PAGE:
A holomorphic or meromorphic differential on a compact, or closed, Riemann surface (cf. Differential on a Riemann surface).
Let be the genus of the surface (cf. Genus of a surface); let be the cycles of a canonical basis of the homology of . Depending on the nature of their singular points, one distinguishes three kinds of Abelian differentials: I, II and III, with proper inclusions . Abelian differentials of the first kind are first-order differentials that are holomorphic everywhere on and that, in a neighbourhood of each point , have the form , where is a local uniformizing variable in , , and is a holomorphic, or regular, analytic function of in . The addition of Abelian differentials and multiplication by a holomorphic function are defined by natural rules: If
The Abelian differentials of the first kind form a -dimensional vector space . After the introduction of the scalar product
where is the exterior product of with the star-conjugate differential , the space becomes a Hilbert space.
Let be the - and -periods of the Abelian differential of the first kind , i.e. the integrals
The following relation then holds:
If are the periods of another Abelian differential of the first kind , then one has
The relations (1) and (2) are known as the bilinear Riemann relations for Abelian differentials of the first kind. A canonical basis of the Abelian differentials of the first kind, i.e. a canonical basis of the space , can be chosen so that
where and if . The matrix , , of the -periods
is then symmetric, and the matrix of the imaginary parts is positive definite. An Abelian differential of the first kind for which all the -periods or all the -periods are zero is identically equal to zero. If all the periods of an Abelian differential of the first kind are real, then .
Abelian differentials of the second and third kinds are, in general, meromorphic differentials, i.e. analytic differentials which have on not more than a finite set of singular points that are poles and which have local representations
where is a regular function, is the order of the pole (if ), and is the residue of the pole. If , the pole is said to be simple. An Abelian differential of the second kind is a meromorphic differential all residues of which are zero, i.e. a meromorphic differential with local representation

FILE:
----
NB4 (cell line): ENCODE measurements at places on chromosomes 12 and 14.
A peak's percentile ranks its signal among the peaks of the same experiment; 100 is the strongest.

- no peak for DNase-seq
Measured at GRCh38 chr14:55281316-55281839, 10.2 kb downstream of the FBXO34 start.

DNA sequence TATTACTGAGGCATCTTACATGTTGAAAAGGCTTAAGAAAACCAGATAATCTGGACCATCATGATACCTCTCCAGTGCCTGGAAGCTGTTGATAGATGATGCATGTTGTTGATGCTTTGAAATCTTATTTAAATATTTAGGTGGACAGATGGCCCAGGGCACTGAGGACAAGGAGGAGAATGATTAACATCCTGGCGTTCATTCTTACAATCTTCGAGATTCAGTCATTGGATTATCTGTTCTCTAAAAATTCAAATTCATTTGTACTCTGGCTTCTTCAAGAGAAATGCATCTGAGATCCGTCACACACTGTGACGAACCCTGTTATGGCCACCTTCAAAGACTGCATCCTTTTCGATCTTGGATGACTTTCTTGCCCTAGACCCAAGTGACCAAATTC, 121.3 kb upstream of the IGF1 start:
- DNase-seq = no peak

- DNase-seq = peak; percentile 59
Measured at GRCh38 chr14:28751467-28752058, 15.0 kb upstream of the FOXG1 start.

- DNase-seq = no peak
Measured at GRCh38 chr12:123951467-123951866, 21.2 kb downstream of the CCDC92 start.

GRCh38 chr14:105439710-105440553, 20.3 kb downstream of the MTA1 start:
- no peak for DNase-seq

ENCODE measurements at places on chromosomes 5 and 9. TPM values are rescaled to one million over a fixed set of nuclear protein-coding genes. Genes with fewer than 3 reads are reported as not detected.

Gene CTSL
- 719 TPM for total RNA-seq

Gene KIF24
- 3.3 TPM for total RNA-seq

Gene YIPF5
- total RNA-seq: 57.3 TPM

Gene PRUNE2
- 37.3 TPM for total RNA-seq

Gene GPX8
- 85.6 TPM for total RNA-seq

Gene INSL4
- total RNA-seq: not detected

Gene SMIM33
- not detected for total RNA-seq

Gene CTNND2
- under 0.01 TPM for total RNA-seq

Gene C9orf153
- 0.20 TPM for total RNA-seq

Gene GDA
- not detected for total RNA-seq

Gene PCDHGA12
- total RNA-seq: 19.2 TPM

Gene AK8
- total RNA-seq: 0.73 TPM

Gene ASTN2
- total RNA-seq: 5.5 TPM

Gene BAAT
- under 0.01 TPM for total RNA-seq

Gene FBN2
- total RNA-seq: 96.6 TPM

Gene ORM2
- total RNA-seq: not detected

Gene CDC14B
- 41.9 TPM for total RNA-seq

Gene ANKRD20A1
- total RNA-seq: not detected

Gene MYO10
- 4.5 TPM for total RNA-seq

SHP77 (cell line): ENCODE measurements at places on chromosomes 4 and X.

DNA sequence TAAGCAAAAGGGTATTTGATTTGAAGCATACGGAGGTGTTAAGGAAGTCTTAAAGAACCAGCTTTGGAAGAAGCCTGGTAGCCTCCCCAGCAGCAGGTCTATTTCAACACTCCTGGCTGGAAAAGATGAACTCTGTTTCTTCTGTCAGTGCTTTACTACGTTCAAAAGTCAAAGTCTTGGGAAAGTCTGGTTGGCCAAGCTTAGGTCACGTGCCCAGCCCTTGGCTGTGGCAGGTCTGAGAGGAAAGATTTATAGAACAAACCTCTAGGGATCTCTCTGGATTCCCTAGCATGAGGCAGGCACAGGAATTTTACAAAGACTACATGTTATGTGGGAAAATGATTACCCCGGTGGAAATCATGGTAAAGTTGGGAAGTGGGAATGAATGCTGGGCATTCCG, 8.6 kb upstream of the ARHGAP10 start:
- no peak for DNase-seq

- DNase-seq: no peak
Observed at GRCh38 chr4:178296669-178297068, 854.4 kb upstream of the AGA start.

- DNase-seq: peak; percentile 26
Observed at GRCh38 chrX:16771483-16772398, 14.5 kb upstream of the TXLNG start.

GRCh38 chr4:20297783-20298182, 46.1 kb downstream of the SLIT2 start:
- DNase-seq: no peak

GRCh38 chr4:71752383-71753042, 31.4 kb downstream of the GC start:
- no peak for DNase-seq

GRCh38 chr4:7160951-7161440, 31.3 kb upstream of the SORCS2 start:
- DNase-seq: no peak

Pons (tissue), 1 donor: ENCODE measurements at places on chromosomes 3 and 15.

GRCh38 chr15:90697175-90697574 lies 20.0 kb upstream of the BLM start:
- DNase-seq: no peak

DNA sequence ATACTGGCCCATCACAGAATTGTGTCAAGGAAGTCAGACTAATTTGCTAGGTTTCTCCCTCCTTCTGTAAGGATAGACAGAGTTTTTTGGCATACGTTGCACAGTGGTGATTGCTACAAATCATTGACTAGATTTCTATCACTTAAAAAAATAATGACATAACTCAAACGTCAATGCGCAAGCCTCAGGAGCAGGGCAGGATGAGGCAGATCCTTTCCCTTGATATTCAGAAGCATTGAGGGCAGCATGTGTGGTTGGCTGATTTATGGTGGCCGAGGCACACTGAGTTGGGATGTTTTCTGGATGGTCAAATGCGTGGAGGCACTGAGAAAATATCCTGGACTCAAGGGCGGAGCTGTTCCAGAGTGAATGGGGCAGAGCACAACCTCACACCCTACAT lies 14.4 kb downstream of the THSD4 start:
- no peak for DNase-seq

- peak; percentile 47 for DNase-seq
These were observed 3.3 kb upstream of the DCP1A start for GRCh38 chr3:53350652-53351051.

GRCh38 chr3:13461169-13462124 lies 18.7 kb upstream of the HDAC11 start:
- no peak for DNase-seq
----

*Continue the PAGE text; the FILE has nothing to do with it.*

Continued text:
An Abelian differential of the third kind is an arbitrary Abelian differential.
Let be an arbitrary Abelian differential with -periods ; the Abelian differential then has zero -periods and is known as a normalized Abelian differential. In particular, if and are any two points on , one can construct a normalized Abelian differential with the singularities in and in , which is known as a normal Abelian differential of the third kind. Let be an arbitrary Abelian differential with residues at the respective points ; then, always, . If is any arbitrary point on such that , , then can be represented as a linear combination of a normalized Abelian differential of the second kind , a finite number of normal Abelian differentials of the third kind , and basis Abelian differentials of the first kind :
Let be an Abelian differential of the third kind with only simple poles with residues at the points , , and let be an arbitrary Abelian differential of the first kind:
where the cycles do not pass through the poles of . Let the point not lie on the cycles and let be a path from to . One then obtains bilinear relations for Abelian differentials of the first and third kinds:
Bilinear relations of a similar type also exist between Abelian differentials of the first and second kinds.
In addition to the - and -periods , , known as the cyclic periods, an arbitrary Abelian differential of the third kind also has polar periods of the form along zero-homologous cycles which encircle the poles . One thus has, for an arbitrary cycle ,
where , and are integers.
Important properties of Abelian differentials are described in terms of divisors. Let be the divisor of the Abelian differential , i.e. is an expression of the type , where the -s are all the zeros and poles of and where the -s are their multiplicities or orders. The degree of the divisor of the Abelian differential depends only on the genus of , and one always has . Let be some given divisor. Let denote the complex vector space of Abelian differentials of which the divisors are multiples of , and let denote the vector space of meromorphic functions on of which the divisors are multiples of . Then . Other important information on the dimension of these spaces is contained in the Riemann–Roch theorem: The equality
is valid for any divisor . It follows from the above, for example, that if , i.e. on the surface of a torus, a meromorphic function cannot have a single simple pole.
Let be an arbitrary compact Riemann surface on which there are meromorphic functions and which satisfy an irreducible algebraic equation . Any arbitrary Abelian differential on can then be expressed as where is some rational function in and ; conversely, the expression is an Abelian differential. This means that an arbitrary Abelian integral
is the integral of some Abelian differential on a compact Riemann surface .
See also Algebraic function.
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Abelian differential. Encyclopedia of Mathematics. URL: http://www.encyclopediaofmath.org/index.php?title=Abelian_differential&oldid=24358